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New England preps for next round of base closings

Bob Salsberg

The next round of nationwide military base closings is likely several years away, but New England’s business and congressional leaders say it’s not too soon to begin protecting the region’s bases from possible shutdown.

The regional effort, known as the Defense Technology Initiative, emphasizes New England’s brainpower over its military brawn. It argues that what the region lacks in conventional military assets, it makes up for in the technological innovation critical to modern warfare.

No one knows for sure when the next Base Closure and Realignment Commission (BRAC) will be formed or how deeply it may cut into domestic military bases. Regional initiative organizers project 2015 is the next likely date for the broad federal review. But they also note that defense spending is already under the microscope as Washington grapples with the federal deficit.

“We need to prepare for the reality that every defense installation in America will be under scrutiny coming into 2015,” said Sen. John Kerry, a Massachusetts Democrat.

Kerry and fellow Massachusetts Sen. Scott Brown, a Republican, recently hosted a meeting of New England lawmakers to begin plotting the six-state region’s strategy.

Several regional bases narrowly survived the last round of closings in 2005. The commission voted to save the U.S. Naval Submarine Base in Groton, Conn., and the Portsmouth Naval Shipyard on the Maine/New Hampshire border, despite Pentagon recommendations to close both facilities.

The panel closed the Brunswick Naval Air Station in Maine, but spared the Otis Air National Guard Base on Cape Cod, though its squadron of F-15 fighter jets was relocated to Barnes Air National Guard base in Westfield, Mass.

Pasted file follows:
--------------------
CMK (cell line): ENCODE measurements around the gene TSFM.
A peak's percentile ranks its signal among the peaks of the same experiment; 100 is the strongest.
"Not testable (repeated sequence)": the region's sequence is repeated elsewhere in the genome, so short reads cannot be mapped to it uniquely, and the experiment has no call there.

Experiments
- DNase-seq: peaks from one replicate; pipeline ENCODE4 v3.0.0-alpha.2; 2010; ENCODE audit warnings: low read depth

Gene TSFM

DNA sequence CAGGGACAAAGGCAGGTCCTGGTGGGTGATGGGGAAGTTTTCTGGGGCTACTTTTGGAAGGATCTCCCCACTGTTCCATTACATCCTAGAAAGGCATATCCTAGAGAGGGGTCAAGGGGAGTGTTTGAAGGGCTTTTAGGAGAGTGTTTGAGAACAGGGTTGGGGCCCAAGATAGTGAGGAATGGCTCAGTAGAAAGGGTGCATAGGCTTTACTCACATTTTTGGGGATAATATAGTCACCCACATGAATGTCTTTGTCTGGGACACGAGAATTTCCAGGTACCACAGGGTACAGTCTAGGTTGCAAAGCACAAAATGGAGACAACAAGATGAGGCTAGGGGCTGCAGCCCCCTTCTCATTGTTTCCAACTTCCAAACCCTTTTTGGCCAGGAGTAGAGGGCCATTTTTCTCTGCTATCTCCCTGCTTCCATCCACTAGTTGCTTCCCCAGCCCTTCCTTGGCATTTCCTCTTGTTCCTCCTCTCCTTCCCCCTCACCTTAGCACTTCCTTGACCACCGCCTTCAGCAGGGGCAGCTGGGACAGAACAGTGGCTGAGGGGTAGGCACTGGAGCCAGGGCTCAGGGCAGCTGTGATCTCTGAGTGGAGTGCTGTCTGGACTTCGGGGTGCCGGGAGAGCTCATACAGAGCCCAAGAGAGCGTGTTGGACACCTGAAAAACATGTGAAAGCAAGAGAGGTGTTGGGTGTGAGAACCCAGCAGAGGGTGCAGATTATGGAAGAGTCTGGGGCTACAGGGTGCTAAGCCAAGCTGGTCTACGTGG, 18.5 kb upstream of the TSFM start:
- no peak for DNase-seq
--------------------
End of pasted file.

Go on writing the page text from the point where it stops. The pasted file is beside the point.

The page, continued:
Hanscom Air Force Base in Bedford, Mass., and the Army Natick Soldier Systems Center – both key research and development hubs for the military – remained intact.

“Part of the success in keeping those bases open … was their proximity to the world-class defense technology cluster in Massachusetts and New England,” said Christopher Anderson, president of the Massachusetts High Technology Council.

The council recently launched a two-pronged effort to strengthen ties between military installations and cutting-edge research taking place at regional companies and universities.

One is an online tool called the Innovation Access Network, which aims to connect bases and other large organizations with smaller inventors and entrepreneurs who have great ideas they may need help developing, Anderson said.

A second piece calls for the first-ever “mapping” of New England’s defense-related assets and their economic impact, so the information is ready before the next BRAC process.

“We need to be able to sell the region based on its value and sometimes I think we haven’t done that well enough,” said Matthew Pierson, a member and former chair of the New Hampshire High Technology Council.

In southern New Hampshire alone, dozens of firms are producing electronics, communications and optical products that help give U.S. soldiers an edge on the battlefield, Pierson said.

“I think the message is that innovation is what sets New England apart from the other regions of the country and it’s not easily duplicable,” he said.

The economic arguments are critical, but political clout can also be a factor. With the death of Sen. Edward Kennedy, the region lost a powerful supporter of local military bases whose influence will be missed – and whose absence is another reason initiative organizers say it’s critical to get ahead of the next base-closing process.

At stake are not only thousands of military and civilian jobs at the bases, but the waves of economic activity for local businesses and defense contractors. Most of the installations also have long histories and are a source of great civic pride.

The Connecticut Office of Military Affairs was formed in 2007 and authorized by the General Assembly to invest $50 million in the Naval submarine base after the facility’s close call in 2005.

Officials say losing the base and its estimated $4.5 billion annual economic impact would be a regional catastrophe. John Markowicz chairs the SUBASE Coalition, a private group dedicated to saving the facility, and said pumping cash into the base is one of the best ways to maintain its viability.

But despite the funding by Connecticut lawmakers, he said he’s not taking the base’s future for granted. He knows, he said, that the list of Naval installations available for BRAC consideration has gotten shorter.

“I’m aware of the fact that it’s a competitive process,” Markowicz said.

Associated Press